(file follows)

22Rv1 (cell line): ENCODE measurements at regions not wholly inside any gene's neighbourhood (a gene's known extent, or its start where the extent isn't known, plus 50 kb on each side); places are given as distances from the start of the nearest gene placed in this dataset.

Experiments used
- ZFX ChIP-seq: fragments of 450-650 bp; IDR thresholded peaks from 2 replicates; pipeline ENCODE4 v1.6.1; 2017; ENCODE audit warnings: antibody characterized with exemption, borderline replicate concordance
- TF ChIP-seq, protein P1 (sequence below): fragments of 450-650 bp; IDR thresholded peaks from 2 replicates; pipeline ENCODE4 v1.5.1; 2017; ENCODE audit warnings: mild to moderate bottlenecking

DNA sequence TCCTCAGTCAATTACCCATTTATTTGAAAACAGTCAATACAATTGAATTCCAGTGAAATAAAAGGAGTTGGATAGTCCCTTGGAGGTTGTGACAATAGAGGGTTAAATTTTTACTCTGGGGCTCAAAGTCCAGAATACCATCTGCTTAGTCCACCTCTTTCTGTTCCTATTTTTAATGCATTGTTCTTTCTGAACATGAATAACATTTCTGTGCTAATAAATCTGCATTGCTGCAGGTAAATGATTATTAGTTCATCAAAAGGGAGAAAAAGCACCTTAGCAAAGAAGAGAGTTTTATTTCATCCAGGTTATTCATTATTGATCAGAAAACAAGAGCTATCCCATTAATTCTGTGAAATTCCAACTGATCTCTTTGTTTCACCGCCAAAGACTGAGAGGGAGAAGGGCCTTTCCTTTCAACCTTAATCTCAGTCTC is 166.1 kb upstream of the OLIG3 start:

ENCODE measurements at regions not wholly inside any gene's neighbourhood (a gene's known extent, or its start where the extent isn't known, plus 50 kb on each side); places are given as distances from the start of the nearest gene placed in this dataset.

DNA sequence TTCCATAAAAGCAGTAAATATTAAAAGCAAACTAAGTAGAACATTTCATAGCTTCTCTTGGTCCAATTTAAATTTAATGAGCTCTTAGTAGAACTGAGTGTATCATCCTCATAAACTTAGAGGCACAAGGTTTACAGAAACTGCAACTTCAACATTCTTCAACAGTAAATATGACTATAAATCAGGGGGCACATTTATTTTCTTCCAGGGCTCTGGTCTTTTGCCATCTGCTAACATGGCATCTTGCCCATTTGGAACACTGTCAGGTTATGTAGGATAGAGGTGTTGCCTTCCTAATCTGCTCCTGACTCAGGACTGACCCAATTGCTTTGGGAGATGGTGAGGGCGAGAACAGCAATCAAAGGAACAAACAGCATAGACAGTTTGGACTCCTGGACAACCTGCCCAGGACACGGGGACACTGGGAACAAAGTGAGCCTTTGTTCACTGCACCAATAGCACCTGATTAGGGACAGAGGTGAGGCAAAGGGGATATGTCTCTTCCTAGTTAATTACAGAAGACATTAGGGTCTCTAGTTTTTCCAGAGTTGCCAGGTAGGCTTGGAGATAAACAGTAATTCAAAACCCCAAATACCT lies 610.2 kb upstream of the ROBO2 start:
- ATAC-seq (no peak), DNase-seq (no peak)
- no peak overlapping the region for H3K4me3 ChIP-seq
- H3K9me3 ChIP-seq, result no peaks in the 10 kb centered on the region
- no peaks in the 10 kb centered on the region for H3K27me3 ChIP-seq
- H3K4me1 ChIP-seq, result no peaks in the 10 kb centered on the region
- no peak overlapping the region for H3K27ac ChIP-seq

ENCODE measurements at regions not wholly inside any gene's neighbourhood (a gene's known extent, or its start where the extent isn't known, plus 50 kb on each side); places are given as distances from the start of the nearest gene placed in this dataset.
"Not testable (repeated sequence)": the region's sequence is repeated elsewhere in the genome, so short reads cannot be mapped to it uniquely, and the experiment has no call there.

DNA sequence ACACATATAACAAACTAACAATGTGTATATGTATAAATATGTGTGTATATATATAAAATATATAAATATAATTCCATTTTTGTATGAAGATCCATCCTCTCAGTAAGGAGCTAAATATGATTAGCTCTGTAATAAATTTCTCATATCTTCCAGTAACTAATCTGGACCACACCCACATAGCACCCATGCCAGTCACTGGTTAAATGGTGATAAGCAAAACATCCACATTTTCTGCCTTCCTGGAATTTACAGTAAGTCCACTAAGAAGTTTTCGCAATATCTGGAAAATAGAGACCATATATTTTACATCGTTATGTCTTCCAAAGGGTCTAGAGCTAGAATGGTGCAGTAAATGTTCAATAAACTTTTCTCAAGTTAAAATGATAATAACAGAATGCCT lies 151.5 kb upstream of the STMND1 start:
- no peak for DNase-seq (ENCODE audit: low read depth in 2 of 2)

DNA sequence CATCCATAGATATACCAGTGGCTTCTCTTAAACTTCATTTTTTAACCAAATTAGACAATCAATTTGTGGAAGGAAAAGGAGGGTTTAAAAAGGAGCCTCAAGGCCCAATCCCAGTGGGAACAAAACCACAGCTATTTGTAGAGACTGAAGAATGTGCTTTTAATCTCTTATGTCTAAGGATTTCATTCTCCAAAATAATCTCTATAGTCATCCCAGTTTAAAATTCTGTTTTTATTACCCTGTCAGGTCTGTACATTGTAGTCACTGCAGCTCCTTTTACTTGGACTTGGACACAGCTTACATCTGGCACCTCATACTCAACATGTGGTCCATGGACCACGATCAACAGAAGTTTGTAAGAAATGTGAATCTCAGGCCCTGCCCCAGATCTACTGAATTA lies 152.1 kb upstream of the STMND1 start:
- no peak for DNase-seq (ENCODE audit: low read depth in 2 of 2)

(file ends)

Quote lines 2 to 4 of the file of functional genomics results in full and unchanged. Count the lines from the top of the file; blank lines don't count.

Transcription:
Experiments used
- ZFX ChIP-seq: fragments of 450-650 bp; IDR thresholded peaks from 2 replicates; pipeline ENCODE4 v1.6.1; 2017; ENCODE audit warnings: antibody characterized with exemption, borderline replicate concordance
- TF ChIP-seq, protein P1 (sequence below): fragments of 450-650 bp; IDR thresholded peaks from 2 replicates; pipeline ENCODE4 v1.5.1; 2017; ENCODE audit warnings: mild to moderate bottlenecking